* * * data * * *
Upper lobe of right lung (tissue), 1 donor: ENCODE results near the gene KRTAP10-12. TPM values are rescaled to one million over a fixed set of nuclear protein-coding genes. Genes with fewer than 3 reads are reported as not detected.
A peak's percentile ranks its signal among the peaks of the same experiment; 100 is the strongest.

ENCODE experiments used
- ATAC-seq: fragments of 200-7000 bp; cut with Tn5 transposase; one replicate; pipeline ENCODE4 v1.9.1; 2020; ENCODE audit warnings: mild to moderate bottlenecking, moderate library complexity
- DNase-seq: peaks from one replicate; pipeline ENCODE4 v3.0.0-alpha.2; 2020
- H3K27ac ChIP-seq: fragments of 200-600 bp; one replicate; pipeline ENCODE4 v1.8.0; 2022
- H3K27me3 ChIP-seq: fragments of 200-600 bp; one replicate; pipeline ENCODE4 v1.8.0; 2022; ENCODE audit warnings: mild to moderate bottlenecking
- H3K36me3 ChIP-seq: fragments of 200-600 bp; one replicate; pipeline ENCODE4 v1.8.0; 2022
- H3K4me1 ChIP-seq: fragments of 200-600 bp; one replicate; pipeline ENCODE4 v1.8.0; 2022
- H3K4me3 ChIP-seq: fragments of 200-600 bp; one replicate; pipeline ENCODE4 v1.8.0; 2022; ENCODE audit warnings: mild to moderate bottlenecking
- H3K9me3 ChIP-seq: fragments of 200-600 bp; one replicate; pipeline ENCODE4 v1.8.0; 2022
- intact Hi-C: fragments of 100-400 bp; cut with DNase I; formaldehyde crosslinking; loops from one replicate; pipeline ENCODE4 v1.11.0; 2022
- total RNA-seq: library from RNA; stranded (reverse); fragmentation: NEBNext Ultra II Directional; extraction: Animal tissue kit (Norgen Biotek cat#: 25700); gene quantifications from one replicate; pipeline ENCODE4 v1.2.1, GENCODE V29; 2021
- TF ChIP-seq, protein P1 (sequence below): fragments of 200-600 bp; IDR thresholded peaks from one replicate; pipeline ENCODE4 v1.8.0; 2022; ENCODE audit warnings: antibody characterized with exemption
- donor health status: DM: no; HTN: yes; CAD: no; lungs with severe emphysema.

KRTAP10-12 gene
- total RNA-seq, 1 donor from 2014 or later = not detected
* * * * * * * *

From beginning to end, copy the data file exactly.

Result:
Upper lobe of right lung (tissue), 1 donor: ENCODE results near the gene KRTAP10-12. TPM values are rescaled to one million over a fixed set of nuclear protein-coding genes. Genes with fewer than 3 reads are reported as not detected.
A peak's percentile ranks its signal among the peaks of the same experiment; 100 is the strongest.

ENCODE experiments used
- ATAC-seq: fragments of 200-7000 bp; cut with Tn5 transposase; one replicate; pipeline ENCODE4 v1.9.1; 2020; ENCODE audit warnings: mild to moderate bottlenecking, moderate library complexity
- DNase-seq: peaks from one replicate; pipeline ENCODE4 v3.0.0-alpha.2; 2020
- H3K27ac ChIP-seq: fragments of 200-600 bp; one replicate; pipeline ENCODE4 v1.8.0; 2022
- H3K27me3 ChIP-seq: fragments of 200-600 bp; one replicate; pipeline ENCODE4 v1.8.0; 2022; ENCODE audit warnings: mild to moderate bottlenecking
- H3K36me3 ChIP-seq: fragments of 200-600 bp; one replicate; pipeline ENCODE4 v1.8.0; 2022
- H3K4me1 ChIP-seq: fragments of 200-600 bp; one replicate; pipeline ENCODE4 v1.8.0; 2022
- H3K4me3 ChIP-seq: fragments of 200-600 bp; one replicate; pipeline ENCODE4 v1.8.0; 2022; ENCODE audit warnings: mild to moderate bottlenecking
- H3K9me3 ChIP-seq: fragments of 200-600 bp; one replicate; pipeline ENCODE4 v1.8.0; 2022
- intact Hi-C: fragments of 100-400 bp; cut with DNase I; formaldehyde crosslinking; loops from one replicate; pipeline ENCODE4 v1.11.0; 2022
- total RNA-seq: library from RNA; stranded (reverse); fragmentation: NEBNext Ultra II Directional; extraction: Animal tissue kit (Norgen Biotek cat#: 25700); gene quantifications from one replicate; pipeline ENCODE4 v1.2.1, GENCODE V29; 2021
- TF ChIP-seq, protein P1 (sequence below): fragments of 200-600 bp; IDR thresholded peaks from one replicate; pipeline ENCODE4 v1.8.0; 2022; ENCODE audit warnings: antibody characterized with exemption
- donor health status: DM: no; HTN: yes; CAD: no; lungs with severe emphysema.

KRTAP10-12 gene
- total RNA-seq, 1 donor from 2014 or later = not detected